The collaboration was born in Martin Karplus’ laboratory at Harvard University in Cambridge, USA, in the early 1970s. Karplus and his research group developed computer programs that could simulate chemical reactions with the help of quantum physics. He had also developed the “Karplus equation” used in nuclear magnetic resonance (NMR) – a method well-known to chemists that builds on the quantum chemical properties of molecules. In 1970, Arieh Warshel arrived at Karplus’ laboratory after finishing his PhD at the Weizmann Institute of Science in Rehovot, Israel.

The institute had a powerful computer with whose help Arieh Warshel and Michael Levitt had developed a ground-breaking computer program based on classical theories. The program enabled modelling of all kinds of molecules, even really large ones.

When Arieh Warshel joined Martin Karplus at Harvard, he brought his classical computer program with him. Using that, he and Karplus began developing a new program that performed different kinds of calculations on different electrons.

In most molecules each electron orbits a particular atomic nucleus. In some molecules, certain electrons can move unhindered between several atomic nuclei. Such “free electrons” can be found, for instance, in retinal, a molecule embedded in the retina of the eye. When light hits the retina, the free electrons in retinal are filled with energy, altering the shape of the molecule. This is the first stage of human vision.

Eventually, Karplus and Warshel developed a computer program that drew on quantum physics when it performed calculations on free electrons, and applied simpler classical theories for all other electrons and atomic nuclei. In 1972, they published their ground-breaking results. This was the first time anyone had managed to bring about a chemically relevant collaboration between classical and quantum physics. But the program had one limitation: it could only handle molecules with mirror symmetry.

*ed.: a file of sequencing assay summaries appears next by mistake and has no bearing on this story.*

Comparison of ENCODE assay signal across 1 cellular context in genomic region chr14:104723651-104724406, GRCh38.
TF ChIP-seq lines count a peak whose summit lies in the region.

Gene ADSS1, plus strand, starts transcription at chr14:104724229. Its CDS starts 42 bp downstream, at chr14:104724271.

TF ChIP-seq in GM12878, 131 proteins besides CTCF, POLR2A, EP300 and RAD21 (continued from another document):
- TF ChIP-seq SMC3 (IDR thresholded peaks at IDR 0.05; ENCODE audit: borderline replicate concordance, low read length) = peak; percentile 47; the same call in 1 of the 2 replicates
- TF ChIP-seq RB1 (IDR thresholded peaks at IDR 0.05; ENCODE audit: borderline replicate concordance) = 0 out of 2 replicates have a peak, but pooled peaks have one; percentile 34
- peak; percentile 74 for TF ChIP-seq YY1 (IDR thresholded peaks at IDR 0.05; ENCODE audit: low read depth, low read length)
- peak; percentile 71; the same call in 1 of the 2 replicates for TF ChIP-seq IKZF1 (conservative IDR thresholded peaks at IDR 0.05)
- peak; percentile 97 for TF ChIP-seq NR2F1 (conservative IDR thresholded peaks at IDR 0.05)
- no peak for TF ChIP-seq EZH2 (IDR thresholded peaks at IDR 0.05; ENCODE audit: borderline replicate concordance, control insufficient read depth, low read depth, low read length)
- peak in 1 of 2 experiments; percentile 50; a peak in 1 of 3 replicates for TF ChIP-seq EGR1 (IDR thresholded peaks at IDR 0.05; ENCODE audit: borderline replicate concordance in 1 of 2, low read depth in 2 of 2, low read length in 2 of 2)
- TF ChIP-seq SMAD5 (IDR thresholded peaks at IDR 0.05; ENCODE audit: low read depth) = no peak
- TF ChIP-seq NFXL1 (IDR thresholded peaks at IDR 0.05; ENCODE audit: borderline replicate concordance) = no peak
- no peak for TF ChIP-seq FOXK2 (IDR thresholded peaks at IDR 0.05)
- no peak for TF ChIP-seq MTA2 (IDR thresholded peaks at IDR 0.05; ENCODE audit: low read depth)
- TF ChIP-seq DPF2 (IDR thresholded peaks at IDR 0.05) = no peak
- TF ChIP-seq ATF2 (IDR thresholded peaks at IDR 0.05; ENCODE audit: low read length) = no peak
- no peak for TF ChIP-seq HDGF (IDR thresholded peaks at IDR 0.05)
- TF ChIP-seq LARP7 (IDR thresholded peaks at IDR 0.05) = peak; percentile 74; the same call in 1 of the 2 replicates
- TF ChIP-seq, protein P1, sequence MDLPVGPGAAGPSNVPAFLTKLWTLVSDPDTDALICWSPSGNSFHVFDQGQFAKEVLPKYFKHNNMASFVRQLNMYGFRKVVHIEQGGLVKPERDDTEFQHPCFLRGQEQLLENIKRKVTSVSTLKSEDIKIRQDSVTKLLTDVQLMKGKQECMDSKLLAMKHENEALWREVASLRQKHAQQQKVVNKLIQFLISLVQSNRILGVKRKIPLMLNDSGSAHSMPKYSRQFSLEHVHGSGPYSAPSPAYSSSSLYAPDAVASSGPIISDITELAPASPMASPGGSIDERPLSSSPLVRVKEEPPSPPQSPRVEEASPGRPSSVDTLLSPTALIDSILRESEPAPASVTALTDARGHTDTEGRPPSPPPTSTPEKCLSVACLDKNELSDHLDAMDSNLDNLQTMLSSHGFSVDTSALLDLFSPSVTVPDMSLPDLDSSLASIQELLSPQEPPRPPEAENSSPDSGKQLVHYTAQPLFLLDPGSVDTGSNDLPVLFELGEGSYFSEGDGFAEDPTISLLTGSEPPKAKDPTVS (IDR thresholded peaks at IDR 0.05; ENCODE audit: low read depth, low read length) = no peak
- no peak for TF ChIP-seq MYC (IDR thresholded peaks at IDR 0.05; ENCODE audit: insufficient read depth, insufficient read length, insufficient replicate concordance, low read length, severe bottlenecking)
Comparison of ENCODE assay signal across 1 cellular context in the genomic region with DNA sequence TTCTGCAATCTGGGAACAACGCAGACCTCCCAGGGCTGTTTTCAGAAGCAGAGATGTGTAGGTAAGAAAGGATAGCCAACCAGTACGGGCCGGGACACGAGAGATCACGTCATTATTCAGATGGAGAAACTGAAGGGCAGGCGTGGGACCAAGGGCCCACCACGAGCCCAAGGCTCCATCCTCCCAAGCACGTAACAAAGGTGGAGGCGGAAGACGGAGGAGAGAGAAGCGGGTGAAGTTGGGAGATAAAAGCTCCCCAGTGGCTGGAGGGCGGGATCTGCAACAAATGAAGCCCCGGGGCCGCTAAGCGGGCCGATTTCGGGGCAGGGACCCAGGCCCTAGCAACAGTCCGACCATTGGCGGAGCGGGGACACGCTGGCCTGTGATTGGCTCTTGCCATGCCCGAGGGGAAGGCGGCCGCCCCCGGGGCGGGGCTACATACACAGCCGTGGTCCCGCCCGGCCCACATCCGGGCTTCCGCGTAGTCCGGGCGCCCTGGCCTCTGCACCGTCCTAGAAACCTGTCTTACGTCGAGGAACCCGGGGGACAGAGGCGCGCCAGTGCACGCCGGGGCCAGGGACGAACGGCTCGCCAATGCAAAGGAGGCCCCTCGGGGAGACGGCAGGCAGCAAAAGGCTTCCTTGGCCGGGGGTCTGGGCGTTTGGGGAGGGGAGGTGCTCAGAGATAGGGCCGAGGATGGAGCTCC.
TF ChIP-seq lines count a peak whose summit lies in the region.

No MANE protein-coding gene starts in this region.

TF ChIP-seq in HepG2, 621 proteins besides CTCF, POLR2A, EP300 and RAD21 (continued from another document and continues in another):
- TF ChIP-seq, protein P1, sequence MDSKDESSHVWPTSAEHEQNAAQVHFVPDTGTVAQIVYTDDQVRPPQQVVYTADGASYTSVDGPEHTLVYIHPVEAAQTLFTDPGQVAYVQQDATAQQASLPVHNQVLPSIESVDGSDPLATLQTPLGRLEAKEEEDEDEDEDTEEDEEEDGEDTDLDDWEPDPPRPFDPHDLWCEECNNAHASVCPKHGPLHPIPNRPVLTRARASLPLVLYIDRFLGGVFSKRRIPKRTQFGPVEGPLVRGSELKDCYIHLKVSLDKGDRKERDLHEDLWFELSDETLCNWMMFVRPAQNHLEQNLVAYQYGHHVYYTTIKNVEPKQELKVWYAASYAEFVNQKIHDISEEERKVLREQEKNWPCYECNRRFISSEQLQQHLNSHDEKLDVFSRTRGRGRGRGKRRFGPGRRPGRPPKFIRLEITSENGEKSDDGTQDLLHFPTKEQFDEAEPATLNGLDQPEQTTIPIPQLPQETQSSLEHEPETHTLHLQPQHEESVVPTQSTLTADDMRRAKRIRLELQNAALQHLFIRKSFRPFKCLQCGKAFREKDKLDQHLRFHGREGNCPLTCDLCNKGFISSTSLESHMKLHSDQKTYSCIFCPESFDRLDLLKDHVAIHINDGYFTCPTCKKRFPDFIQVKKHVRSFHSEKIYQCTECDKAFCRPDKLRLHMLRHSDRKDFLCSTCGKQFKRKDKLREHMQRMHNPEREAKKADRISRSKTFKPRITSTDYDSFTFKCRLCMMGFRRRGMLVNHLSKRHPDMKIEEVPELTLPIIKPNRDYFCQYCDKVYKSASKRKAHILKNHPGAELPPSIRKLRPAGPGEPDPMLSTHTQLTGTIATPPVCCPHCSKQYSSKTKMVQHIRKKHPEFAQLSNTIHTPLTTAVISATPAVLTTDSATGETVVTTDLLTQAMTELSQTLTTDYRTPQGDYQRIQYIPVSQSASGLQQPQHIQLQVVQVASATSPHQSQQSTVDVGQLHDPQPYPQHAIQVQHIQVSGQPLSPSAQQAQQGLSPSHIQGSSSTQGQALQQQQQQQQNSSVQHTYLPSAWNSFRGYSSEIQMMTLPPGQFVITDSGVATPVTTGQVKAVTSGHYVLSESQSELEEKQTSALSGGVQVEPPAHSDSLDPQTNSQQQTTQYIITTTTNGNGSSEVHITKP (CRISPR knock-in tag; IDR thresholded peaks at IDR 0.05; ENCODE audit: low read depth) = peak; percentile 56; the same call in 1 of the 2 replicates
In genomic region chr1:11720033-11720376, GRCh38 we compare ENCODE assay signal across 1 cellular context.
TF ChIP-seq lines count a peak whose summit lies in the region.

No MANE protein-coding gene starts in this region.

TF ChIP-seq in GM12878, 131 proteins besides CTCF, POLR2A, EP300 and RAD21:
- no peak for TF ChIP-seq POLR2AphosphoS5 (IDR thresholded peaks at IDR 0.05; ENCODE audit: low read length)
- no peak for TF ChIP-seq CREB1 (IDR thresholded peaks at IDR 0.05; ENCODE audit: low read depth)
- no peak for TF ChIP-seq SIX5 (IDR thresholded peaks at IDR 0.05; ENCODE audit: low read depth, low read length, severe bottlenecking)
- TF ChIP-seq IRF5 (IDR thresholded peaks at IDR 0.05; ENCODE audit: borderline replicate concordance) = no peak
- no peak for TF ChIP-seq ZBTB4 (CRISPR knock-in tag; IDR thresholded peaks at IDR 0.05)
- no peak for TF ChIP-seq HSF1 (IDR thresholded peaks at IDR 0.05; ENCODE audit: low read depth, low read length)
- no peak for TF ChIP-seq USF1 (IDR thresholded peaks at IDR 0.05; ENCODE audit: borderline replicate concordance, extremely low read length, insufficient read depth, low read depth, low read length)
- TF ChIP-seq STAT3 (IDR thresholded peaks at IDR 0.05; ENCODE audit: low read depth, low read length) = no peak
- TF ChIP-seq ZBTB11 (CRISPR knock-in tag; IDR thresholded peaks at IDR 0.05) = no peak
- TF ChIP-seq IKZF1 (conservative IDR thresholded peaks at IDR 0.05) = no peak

After two years at Harvard, Arieh Warshel reunited with Michael Levitt, who had finished his doctoral training at Cambridge University, UK. He had used his classical computer program to gain a better understanding of what biological molecules looked like. However, it could only examine molecules in a state of rest.

Levitt and Warshel wanted to develop a program that could be used to study enzymes; proteins that govern and simplify chemical reactions in living organisms. It is the cooperation between enzymes that makes life possible. In order to be able to simulate enzymatic reactions, Levitt and Warshel were required to make classical and quantum physics collaborate more smoothly. It took them several years to overcome all obstacles.

In 1976, they reached their goal and published the first computerized model of an enzymatic reaction. Their program was revolutionary because it could be used for any kind of molecule. Size was no longer an issue.

When chemists model chemical processes today, they perform demanding quantum physical calculations on electrons and atomic nuclei that directly impact the chemical process. The other parts of the molecules are modelled using classical equations.

To make things more efficient, Levitt and Warshel have showed that it is possible to merge several atoms during calculations. In modern calculations, scientists add a third layer to the simulation. They bundle atoms and molecules into a single homogenous mass called a dielectric medium.

Scientists these days can use computers to carry out experiments to yield a much deeper understanding of how chemical processes play out. The strength of the methods that the Laureates developed is that they are universal.

Progress will not stop here. In one of his publications, Levitt writes about one of his dreams: to simulate a living organism on a molecular level – a tantalizing thought.

( Edited excerpts from Nobelprize.org )